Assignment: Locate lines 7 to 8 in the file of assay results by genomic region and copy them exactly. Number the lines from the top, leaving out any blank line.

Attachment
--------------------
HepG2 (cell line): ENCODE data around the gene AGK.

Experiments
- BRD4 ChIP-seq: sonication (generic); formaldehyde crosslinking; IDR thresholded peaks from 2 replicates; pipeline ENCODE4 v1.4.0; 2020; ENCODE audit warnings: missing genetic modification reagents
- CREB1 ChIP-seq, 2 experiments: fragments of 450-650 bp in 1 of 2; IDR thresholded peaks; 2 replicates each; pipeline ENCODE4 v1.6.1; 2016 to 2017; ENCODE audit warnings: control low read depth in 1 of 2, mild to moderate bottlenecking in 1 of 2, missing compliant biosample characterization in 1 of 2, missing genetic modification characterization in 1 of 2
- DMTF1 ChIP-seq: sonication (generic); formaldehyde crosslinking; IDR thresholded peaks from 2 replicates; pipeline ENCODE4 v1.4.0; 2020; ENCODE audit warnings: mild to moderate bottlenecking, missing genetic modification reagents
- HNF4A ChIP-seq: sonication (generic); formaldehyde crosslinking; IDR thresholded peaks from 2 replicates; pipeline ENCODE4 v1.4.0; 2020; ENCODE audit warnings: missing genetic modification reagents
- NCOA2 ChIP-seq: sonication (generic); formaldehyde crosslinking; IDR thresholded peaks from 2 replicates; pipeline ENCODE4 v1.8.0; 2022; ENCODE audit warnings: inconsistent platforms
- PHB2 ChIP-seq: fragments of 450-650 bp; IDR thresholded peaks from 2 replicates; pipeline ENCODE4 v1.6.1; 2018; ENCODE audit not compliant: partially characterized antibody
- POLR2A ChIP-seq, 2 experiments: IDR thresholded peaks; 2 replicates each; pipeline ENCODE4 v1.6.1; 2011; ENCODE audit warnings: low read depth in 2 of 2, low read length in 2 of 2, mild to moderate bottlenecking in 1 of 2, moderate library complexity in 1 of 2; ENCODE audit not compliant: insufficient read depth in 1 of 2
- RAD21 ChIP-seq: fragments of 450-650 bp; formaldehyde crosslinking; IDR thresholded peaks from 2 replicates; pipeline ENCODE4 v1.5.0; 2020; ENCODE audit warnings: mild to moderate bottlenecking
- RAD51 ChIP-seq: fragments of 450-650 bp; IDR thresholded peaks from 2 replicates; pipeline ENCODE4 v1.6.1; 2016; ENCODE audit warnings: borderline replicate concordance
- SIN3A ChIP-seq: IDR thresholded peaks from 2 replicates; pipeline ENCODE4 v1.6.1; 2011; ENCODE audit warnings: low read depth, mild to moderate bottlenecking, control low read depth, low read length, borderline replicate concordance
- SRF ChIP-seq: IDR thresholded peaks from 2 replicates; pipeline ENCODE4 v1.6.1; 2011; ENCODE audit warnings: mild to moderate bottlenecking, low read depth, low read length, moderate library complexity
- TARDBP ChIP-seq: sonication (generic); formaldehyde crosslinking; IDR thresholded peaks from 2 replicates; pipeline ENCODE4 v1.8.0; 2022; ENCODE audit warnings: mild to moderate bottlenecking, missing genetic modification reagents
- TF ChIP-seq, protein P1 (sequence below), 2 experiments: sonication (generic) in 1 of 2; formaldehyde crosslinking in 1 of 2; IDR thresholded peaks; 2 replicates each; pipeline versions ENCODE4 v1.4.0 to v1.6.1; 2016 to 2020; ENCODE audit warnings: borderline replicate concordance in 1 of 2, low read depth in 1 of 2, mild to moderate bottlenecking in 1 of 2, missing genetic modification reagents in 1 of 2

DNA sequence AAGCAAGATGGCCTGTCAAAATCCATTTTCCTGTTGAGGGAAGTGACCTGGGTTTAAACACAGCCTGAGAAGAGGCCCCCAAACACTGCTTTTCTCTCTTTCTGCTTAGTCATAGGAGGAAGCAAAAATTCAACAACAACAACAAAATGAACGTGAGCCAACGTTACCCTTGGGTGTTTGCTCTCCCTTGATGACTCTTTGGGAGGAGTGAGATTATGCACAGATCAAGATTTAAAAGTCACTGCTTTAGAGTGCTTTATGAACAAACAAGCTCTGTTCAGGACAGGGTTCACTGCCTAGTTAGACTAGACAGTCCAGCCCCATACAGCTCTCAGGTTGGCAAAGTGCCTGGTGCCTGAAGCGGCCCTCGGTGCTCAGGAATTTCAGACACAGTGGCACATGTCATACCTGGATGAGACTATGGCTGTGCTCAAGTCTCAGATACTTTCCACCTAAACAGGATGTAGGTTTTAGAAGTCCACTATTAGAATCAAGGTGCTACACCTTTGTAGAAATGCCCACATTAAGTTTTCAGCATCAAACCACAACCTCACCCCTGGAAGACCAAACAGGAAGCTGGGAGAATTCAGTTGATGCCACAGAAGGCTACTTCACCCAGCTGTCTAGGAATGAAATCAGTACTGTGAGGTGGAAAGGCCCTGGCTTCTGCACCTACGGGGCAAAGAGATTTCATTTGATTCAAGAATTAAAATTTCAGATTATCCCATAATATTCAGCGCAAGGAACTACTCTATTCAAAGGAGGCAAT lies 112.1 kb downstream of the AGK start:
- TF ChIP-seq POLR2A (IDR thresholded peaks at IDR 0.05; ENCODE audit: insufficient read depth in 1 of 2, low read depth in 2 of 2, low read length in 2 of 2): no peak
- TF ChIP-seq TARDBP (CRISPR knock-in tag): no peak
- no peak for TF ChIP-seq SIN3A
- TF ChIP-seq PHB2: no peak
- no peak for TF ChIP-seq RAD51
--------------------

- NCOA2 ChIP-seq: sonication (generic); formaldehyde crosslinking; IDR thresholded peaks from 2 replicates; pipeline ENCODE4 v1.8.0; 2022; ENCODE audit warnings: inconsistent platforms
- PHB2 ChIP-seq: fragments of 450-650 bp; IDR thresholded peaks from 2 replicates; pipeline ENCODE4 v1.6.1; 2018; ENCODE audit not compliant: partially characterized antibody